A pair of large full-range speakers were installed on the side walls of the theater for the “Sound 360” showing of DAMNATION ALLEY. These remained in place until the theater was converted to a triplex in the late ‘70s. The conversion cut the theater in half lengthwise, retaining the curved screen for the main auditorium, and adding two very small auditoriums in the rear.

The last film I saw there was Bertolucci’s 1900.

MrDJDude
MrDJDude on June 19, 2011 at 11:13 pm

Walked past the former location yesterday(6/19)– still looks the same as the street view(which is circa 2009) Pressed Sandwiches closed almost a year and a half ago.

I will say that looking at the structure, it has the look of a movie theater marquee, even with the signage on it.

dickneeds111
dickneeds111 on March 26, 2012 at 3:51 pm

The House Of Wax was never released in 70mm. I don’t know when it played the Beacon Hill. I do know that it played the Astor and also was re-released about 1972-72 and played the old Exeter on a new years eve.

dickneeds111
dickneeds111 on April 29, 2012 at 10:44 am

Please remove this theatre from your list of Cinerama theatres. It never was one. It did play a re-release of the 70mm version of This Is Cinerama in the 70’s. It was awful. Not a very big 70mm screen(flat) poor sound because you could hear the subway trains running underneath. This was typical of Sack(USA) theatres who let there theatres fall apart and become dumps. Boston had only one real CINERAMA Theatre and that was the (RKO) Boston Cinerama on Washington St.

sweetmel
sweetmel on May 19, 2012 at 9:58 pm

I worked there in the 80’s. I remember Breakin and crush groove playing there and at the pi alley as well. It was my after school job and a lot of fun.

CSWalczak
CSWalczak on June 7, 2012 at 11:59 pm

Note to dickneeds111 regarding 1952’s “House of Wax”: Some of the 3-D prints of the film issued during the 1972 re-release were on 70mm stock though not projected in any of the ratios that were typical of films actually shot in or blown up to 70mm.

A company called Stereovision devised a way of printing the two original 35mm images needed to produce the 3-D effect by printing them side by side on 70mm film stock and then using a special lens and and a revolving shutter that alternately blanked out one image then the other but so rapidly that the switching back and forth could not be perceived by the viewer of the film. This meant that only one projector would be needed whereas during the early-1950s 3-D craze, two projectors were needed which caused a number of problems and necessitated an intermission to change reels.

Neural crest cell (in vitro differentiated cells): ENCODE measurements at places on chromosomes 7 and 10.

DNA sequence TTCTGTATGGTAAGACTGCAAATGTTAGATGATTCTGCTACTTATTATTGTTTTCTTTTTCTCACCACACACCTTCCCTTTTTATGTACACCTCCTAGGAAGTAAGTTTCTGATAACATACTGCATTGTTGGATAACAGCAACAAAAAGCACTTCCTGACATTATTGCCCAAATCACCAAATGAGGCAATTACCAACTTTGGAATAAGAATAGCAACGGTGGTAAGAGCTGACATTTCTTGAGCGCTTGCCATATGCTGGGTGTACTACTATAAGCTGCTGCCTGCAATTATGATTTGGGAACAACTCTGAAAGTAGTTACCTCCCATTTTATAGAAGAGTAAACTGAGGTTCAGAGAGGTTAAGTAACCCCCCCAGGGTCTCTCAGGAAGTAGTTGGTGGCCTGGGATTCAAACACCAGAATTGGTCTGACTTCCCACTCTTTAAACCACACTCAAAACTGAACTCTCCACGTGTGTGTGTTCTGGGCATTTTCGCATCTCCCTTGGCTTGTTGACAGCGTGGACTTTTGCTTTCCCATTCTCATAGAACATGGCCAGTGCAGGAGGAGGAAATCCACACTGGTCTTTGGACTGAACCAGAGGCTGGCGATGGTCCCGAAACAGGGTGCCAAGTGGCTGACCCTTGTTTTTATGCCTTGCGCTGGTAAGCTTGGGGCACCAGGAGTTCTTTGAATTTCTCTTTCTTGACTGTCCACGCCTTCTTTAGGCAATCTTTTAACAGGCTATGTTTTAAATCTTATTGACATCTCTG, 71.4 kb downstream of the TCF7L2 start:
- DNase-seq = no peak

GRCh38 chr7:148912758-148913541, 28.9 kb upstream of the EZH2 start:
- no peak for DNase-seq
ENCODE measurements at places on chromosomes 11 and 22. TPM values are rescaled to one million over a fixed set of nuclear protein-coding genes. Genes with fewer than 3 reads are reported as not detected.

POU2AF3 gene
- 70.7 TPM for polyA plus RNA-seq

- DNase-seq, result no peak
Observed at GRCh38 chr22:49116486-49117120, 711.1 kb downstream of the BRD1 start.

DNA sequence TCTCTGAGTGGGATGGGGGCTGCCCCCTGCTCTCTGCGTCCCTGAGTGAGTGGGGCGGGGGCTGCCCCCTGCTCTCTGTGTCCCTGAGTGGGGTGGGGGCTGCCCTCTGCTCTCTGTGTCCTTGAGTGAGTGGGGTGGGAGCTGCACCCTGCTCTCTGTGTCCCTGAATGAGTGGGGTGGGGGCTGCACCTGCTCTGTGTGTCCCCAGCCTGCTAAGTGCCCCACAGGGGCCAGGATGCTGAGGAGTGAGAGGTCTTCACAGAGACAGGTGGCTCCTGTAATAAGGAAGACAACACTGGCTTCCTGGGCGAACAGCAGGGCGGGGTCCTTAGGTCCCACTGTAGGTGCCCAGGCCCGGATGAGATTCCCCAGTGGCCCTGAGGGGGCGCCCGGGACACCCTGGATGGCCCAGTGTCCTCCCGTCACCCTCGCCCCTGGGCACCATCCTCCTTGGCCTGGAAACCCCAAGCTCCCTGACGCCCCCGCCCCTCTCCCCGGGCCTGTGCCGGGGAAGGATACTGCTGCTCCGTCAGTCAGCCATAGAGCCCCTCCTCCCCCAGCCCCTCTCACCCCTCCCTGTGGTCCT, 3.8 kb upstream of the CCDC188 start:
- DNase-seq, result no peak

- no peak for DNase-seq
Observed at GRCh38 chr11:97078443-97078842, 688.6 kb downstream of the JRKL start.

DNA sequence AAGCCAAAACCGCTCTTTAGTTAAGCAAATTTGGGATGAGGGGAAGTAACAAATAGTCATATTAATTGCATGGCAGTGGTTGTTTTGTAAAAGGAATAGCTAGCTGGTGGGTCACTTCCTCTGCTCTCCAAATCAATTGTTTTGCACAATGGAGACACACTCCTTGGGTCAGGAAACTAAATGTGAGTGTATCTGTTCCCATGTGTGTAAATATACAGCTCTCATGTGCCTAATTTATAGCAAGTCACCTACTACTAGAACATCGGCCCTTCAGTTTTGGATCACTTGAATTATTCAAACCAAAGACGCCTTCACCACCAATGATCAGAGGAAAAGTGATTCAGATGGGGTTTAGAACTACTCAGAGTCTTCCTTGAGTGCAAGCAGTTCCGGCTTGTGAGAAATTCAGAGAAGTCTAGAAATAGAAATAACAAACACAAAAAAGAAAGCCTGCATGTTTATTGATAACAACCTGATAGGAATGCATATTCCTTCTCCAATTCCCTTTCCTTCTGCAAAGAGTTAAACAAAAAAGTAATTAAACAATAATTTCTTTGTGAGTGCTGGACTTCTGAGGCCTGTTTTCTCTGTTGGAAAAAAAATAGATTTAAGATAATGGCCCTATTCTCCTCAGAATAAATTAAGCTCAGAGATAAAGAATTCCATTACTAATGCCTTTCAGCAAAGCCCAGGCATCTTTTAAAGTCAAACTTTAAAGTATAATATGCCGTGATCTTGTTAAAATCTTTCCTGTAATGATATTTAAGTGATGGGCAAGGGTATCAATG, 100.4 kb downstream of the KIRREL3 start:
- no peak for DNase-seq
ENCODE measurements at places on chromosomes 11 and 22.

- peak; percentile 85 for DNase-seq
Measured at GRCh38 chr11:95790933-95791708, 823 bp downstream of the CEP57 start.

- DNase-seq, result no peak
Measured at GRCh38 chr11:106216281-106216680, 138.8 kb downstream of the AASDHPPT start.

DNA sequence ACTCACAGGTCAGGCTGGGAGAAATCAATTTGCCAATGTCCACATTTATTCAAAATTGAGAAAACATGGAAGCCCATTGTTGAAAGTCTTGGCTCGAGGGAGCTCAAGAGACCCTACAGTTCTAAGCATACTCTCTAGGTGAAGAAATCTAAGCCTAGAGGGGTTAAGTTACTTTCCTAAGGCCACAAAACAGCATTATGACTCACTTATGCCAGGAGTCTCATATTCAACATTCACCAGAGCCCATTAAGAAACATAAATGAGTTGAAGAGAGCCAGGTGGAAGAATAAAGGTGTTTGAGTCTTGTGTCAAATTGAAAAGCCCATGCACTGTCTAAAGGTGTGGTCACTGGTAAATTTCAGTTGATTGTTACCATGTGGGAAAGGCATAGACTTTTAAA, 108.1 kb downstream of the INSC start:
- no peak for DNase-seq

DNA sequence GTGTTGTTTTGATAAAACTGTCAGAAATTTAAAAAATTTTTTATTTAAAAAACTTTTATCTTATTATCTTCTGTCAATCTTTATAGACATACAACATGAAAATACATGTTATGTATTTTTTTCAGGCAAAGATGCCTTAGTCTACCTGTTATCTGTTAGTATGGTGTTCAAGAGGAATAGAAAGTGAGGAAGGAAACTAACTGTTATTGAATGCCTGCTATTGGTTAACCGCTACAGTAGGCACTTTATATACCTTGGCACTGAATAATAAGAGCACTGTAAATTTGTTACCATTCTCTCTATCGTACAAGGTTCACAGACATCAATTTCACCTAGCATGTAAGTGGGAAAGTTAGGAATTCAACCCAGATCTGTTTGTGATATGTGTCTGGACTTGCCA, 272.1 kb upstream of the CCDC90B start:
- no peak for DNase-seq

The same company also devised a method of projecting 3-D using 35mm film by stacking the two images for each projected frame on top of each other, and again using a special shutter during projection.

dickneeds111
dickneeds111 on July 24, 2012 at 8:50 am

To CS. I just looked up on wikipedia about the 70mm version of House of Wax. They said that the 70mm version played at the Metropolitan theatre. The Beacon Hill may have pled it in 70mm or srtereovision 35mm but it was after the Met. I saw it at the Astor which could have been either format and also at the Exeter which must have been in 35mm. Sorry about doubting you on a 70mm version but I had never heard of that version.

Nataloff
Nataloff on August 15, 2012 at 6:28 pm

We used to call the second version of this theatre “the bunker.” You had to walk down a humongous flight of stairs to get there after buying your ticket at street level, and then walk up them afterward when the show was over. (So much for the Americans with Disabilities Act.) The rumbling that occurred every so often was the Green Line MBTA passing nearby underground. And everyone is right about the reissue of “This is Cinerama” that played there. It was wrong in every possible way.